The most challenging habit Sydney persists in is his over-the-top yelling, high-pitched greetings. These displays of excitement cause distress. He doesn’t seem to get that his squealing yells hurt the ears of the people he loves. Sometimes, we briefly isolate him in another room as guests arrive. We don’t let Sydney out until he is quiet. As a last resort, we use a water squirt bottle.  If he will not quiet, he gets one squirt of water, which serves to interrupt barking fits. These days he doesn’t need the squirt bottle. The cue word “quiet” lets him know to stop barking.

Know that some dog breeds were designed to bark for specific purposes.

Find humane methods of teaching your dog to quiet on command and socialize him to accept other people and animals.

For more insight to barking and how to deal with it, I suggest reading a humorous, short book from DogFancy, Barking: Simple Solutions (Simple Solutions Series) by Kim Campbell Thornton  http://amzn.to/kpEOmU

When does your dog bark?

Have you ever solved a barking problem? How did you do it?

Stop Dog Fights Before They Start

Not all dogs speak the same language.

Dog Leaders watch dogs.  By watching, Dog Leaders pay attention to social cues that signal friendly or aggressive behavior in dogs. Dog safety always comes first. Dog Leaders keep an eye on dog-to-dog greetings because first meetings between dogs can turn into fights.

Wise dog parents and Dog Leaders teach their dogs to sit or wait before greeting new people or new dogs. In the social world of dogs, the language difference between aggressive or dominant and puppyish or submissive dogs may turn dangerous. Plus due to size differences in dogs, a greeting might turn life threatening for a young or small dog. Dog Leaders supervise their dogs before they greet one another and during the greeting ritual. A dog-to-dog greeting can turn to a sudden dogfight due to mixed messages.

I'm okay and so are you.
Well-mannered Dog-to-Dog Greeting

Here is a friendly greeting. Both dogs look relaxed. They notice each other without aggressive stares, neither dog is puffing itself up, straining or standing rigid with tail held straight up. One dog sits, showing respect for the slightly more dominant dog. The closed mouth on the Mohawk dog is a neutral expression. The husky is panting, showing excitement or a need to cool off. The body language of both dogs is saying, “We’re close to being equals.” and “I recognize your polite behavior.”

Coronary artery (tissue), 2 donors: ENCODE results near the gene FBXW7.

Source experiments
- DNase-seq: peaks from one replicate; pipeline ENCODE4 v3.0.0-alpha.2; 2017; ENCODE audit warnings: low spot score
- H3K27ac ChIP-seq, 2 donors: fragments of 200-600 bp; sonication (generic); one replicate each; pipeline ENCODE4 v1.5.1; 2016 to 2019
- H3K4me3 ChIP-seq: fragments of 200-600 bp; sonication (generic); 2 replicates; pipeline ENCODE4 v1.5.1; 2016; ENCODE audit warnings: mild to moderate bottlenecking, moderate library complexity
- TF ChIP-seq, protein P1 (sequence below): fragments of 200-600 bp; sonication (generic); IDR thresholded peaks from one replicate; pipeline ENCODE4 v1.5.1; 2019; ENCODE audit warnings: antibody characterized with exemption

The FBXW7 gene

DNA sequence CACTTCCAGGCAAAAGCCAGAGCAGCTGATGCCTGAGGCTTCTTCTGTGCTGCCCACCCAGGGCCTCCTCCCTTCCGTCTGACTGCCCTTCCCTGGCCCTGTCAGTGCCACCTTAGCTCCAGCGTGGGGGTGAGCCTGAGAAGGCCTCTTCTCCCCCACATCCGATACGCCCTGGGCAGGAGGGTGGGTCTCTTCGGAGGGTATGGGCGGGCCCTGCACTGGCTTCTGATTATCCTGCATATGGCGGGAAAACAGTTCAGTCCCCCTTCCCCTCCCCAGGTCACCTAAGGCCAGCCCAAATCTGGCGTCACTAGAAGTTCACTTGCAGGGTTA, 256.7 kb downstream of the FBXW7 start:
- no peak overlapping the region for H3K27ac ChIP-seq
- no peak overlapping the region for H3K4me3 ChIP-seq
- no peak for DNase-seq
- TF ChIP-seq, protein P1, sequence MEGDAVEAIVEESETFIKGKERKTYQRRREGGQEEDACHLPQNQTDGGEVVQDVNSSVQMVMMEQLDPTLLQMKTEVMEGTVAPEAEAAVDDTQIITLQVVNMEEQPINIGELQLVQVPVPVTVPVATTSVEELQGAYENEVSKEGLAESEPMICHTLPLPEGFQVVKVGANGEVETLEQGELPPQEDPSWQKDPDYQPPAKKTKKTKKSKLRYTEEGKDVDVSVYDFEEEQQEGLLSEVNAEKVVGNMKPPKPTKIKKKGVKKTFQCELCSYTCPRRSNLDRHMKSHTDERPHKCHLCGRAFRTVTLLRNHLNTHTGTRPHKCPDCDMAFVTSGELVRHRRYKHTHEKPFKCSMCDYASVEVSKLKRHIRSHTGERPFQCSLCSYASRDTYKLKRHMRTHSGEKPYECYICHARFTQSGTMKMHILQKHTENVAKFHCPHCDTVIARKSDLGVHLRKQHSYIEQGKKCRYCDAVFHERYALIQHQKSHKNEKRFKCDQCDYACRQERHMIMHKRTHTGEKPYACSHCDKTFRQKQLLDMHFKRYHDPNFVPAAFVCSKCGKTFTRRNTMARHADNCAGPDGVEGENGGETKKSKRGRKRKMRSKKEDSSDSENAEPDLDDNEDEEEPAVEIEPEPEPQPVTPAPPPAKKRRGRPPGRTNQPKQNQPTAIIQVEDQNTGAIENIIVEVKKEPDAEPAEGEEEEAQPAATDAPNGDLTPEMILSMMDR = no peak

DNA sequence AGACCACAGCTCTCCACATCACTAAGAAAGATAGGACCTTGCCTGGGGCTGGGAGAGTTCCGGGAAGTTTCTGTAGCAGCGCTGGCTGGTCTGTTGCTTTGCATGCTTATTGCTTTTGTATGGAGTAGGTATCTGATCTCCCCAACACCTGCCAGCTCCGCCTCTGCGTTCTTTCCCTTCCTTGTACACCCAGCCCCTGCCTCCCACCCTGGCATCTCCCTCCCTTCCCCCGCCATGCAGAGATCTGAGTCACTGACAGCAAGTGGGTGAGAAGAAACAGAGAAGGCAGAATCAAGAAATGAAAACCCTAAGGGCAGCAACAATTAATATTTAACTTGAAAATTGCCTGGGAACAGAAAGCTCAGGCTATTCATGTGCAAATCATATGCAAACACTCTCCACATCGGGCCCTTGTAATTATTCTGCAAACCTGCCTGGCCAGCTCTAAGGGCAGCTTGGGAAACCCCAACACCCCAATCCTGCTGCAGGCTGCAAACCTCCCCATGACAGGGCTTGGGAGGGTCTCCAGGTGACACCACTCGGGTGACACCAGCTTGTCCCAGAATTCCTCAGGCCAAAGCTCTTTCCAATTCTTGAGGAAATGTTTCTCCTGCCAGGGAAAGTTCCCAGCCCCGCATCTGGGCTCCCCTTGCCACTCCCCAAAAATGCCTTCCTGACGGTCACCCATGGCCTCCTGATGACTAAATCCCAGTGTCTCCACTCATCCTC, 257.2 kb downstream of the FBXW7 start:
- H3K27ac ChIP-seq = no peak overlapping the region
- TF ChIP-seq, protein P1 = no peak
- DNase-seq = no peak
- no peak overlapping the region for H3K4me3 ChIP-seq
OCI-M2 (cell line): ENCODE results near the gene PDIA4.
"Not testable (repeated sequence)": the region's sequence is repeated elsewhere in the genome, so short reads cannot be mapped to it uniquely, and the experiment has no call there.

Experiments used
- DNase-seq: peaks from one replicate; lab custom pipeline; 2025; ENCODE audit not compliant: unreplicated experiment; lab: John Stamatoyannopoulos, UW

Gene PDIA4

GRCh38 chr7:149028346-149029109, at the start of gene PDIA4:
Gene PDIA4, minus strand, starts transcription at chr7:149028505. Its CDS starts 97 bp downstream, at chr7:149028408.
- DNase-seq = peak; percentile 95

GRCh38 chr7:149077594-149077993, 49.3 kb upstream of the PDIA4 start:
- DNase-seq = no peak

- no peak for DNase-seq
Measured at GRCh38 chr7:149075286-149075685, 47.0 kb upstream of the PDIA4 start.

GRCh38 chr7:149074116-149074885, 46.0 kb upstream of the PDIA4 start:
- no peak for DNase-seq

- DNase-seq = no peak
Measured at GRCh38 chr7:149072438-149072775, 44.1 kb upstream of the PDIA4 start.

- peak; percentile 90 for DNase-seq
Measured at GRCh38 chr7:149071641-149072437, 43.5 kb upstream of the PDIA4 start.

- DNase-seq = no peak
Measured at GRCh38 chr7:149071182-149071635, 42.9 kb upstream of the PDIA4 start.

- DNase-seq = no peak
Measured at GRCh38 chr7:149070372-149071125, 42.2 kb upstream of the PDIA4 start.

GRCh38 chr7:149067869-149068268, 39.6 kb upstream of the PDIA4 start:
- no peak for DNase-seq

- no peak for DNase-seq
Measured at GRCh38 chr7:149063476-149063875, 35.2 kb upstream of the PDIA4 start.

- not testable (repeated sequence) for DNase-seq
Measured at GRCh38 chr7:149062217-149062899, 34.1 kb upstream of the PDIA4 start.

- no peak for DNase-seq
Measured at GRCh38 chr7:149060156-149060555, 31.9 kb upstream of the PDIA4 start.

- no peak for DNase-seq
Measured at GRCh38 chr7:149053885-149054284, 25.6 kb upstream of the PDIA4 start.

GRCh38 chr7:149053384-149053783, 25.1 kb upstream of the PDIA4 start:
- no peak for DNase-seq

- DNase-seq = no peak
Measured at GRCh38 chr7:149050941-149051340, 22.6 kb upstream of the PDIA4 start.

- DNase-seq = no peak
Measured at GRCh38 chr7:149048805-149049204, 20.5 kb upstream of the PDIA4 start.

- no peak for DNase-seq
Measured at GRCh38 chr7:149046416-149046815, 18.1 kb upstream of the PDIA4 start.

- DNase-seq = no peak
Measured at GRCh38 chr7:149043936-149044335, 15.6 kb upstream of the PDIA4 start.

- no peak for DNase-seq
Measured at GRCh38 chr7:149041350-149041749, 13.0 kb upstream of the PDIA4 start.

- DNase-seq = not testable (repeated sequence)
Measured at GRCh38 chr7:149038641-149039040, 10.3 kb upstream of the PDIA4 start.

Safety Tips

Tell your dog to sit before greeting another dog. Teach your dog to wait for your signal or special words like, “Okay” or “Say hello.” This gives you time to scan you dog’s body language and look at the new dog.

A Dog Leader looks at his or her dog, thinking:

  • •Is my dog relaxed?
  • •Is my dog wagging his tail slowly?
  • •Is my dog showing any fear?
  • •Is my dog showing any aggression?

If your dog is showing fear or aggression, it is best to skip greeting.

What confidant, calm and friendly interest looks like:

  • Ears pulled back against the head
  • Tail held high, not rigid
  • Blinking eyes
  • Relaxed open mouth or mouth closed, leaning a little forward
  • Tail level with body, not stiff yet pointing away from the dog
  • Tail held lower than body yet off the legs, sometimes swishing

Do not risk an aggressive or fearful greeting.

Dog Leaders keep dogs from fighting or getting hurt.

What fear looks like:

  • Ears pulled back flat with wrinkled forehead, teeth bared
  • Eyes turned away to avoid direct eye contact
  • Hair bristles only on shoulders
  • Tail tucked between legs
  • Tail bristling only at the tip
  • Licking the air

What aggression looks like:

  • Ears forward with bared teeth and wrinkled nose
  • Direct eye-to-eye stare
  • Lips curled up to expose some teeth
  • Lips curled to show most of the teeth, wrinkling above nose, mouth open
  • Lips curled showing teeth and gums, nose wrinkled
  • Tail straight out or straight up and stiff
  • Hair bristles on shoulders
  • Body slightly forward, feet braced
  • Upright body with stiff-legged stance

How to Speak Dog by Stanley Coren inspired this post. You will find a link to this book on my page Books for Dog Lovers.

What do you do to keep your dog safe when you are walking by other dogs?

Is your dog relaxed and confident when he greets new dogs?

Do you visit dog parks or public parks with your dog?

How do you keep your dog safe if another dog displays aggression?